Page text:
List of political parties in Taiwan

From Wikipedia, the free encyclopedia
Jump to: navigation, search
National Emblem of the Republic of China.svg
This article is part of a series on the
politics and government of
the Republic of China
Taiwan-icon.svg Taiwan portal

This article lists political parties in Taiwan.

Current parties[edit]

Parties with national or local representation[edit]

Party Representation Party Leader Political position Notes
National Local
Leaders Councils
Democratic Progressive Party
民主進步黨 Mínzhǔ Jìnbù Dǎng
Bîn-chú Chìn-pō͘ Tóng
Ruling party

68

13 291 Tsai Ing-wen Centre-left Liberalism, Progressivism, Taiwanese nationalism. Leader of the Pan-Green Coalition in Taiwan, also a member of Liberal International.
Kuomintang
中國國民黨 Zhōngguó Guómíndǎng
Tiong-kok Kok-bîn-tóng
35 6 386 Wu Den-yih Centre-right Conservatism, Chinese nationalism, Three Principles of the People. Leader of the Pan-Blue Coalition in Taiwan, also a member of International Democrat Union
New Power Party
時代力量 Shídài Lìliàng
Sî‑tāi Le̍k‑liōng
5 Huang Kuo-chang Centre-left Progressivism, Social liberalism, Taiwanese nationalism. Considered a member of the Pan-Green Coalition.
People First Party
親民黨 Qīnmín Dǎng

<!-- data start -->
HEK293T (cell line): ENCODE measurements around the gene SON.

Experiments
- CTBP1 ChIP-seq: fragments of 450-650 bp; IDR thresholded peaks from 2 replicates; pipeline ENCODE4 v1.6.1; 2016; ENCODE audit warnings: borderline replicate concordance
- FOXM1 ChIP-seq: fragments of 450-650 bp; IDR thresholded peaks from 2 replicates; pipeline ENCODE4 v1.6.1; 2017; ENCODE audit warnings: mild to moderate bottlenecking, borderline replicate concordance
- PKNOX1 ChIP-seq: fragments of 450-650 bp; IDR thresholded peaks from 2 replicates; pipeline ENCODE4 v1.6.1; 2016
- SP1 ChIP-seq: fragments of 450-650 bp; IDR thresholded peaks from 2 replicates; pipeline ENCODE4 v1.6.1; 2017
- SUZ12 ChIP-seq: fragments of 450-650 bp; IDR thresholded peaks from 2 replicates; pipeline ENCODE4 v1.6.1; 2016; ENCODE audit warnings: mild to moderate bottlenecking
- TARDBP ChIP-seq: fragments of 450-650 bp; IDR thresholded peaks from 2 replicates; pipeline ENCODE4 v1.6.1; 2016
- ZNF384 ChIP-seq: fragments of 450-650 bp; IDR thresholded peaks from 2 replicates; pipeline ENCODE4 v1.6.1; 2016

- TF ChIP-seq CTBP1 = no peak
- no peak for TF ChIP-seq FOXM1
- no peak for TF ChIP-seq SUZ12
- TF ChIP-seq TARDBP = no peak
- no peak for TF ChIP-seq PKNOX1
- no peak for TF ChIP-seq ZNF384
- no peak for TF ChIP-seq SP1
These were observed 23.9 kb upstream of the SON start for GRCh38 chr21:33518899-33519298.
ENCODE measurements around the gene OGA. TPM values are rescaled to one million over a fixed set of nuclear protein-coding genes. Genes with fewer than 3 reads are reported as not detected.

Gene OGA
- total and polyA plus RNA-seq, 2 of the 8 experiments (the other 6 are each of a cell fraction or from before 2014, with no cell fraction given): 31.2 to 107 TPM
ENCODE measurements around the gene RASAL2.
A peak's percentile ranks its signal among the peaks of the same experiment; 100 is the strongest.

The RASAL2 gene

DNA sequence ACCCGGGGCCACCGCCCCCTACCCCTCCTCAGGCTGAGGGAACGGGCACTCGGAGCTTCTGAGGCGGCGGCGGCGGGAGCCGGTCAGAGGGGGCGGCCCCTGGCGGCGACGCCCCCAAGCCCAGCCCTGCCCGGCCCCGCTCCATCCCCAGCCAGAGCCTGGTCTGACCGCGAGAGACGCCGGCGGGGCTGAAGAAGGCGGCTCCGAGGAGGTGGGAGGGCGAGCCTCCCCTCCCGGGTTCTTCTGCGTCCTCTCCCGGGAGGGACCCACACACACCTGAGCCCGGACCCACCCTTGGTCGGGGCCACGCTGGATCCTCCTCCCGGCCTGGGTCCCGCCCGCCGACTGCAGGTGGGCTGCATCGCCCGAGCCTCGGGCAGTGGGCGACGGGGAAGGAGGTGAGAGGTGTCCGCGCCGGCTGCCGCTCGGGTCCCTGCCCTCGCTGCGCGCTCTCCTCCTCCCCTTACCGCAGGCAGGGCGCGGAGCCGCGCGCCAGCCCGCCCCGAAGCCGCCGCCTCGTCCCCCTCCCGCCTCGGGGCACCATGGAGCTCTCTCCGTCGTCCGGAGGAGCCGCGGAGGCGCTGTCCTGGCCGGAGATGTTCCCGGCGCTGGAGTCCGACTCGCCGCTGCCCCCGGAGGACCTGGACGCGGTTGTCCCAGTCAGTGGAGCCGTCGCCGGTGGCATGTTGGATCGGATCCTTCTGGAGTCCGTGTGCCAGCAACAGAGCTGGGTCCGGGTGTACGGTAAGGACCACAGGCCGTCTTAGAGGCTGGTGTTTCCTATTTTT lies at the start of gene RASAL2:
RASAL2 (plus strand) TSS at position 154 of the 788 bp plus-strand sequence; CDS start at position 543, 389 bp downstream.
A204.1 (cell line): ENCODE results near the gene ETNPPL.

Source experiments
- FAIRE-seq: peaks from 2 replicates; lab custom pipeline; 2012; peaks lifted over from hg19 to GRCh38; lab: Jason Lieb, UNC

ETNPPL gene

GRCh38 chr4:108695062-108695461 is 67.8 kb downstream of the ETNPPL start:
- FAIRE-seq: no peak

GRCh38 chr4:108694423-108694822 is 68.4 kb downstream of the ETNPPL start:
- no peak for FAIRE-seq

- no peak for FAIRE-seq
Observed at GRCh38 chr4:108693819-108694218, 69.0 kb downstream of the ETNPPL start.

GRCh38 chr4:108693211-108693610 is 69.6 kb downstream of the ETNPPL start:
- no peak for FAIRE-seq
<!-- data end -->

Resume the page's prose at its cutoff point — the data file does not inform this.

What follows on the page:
Chhin-bîn Tóng
3 9 James Soong Centre-right Liberal conservatism, Chinese nationalism. Considered a member of the Pan-Blue Coalition, now functions more independently from Kuomintang, sometimes refers to the Orange Group.
Non-Partisan Solidarity Union
無黨團結聯盟 Wúdǎng Tuánjié Liánméng
Bû-tóng Thoân-kiat Liân-bêng
1 Lin Ping-kun Centre-right Conservative liberalism. Considered a member of the Pan-Blue Coalition.
Taiwan Solidarity Union
台灣團結聯盟 Táiwān Tuánjié Liánméng
Tâi-oân Thoân-kiat Liân-bêng
9 Liu Yi-te Centre-left Progressivism, Social liberalism, Taiwanese nationalism, Taiwan independence. A member of Pan-Green Coalition.
Minkuotang
民國黨 Mínguó Dǎng
Bîn-kok Tóng
2 Hsu Hsin-Ying Centre-right Liberal conservatism, Three Principles of the People. Considered a member of the Pan-Blue Coalition, closer to the Orange Groups.
New Party
新黨 Xīn Dăng
Sin Tóng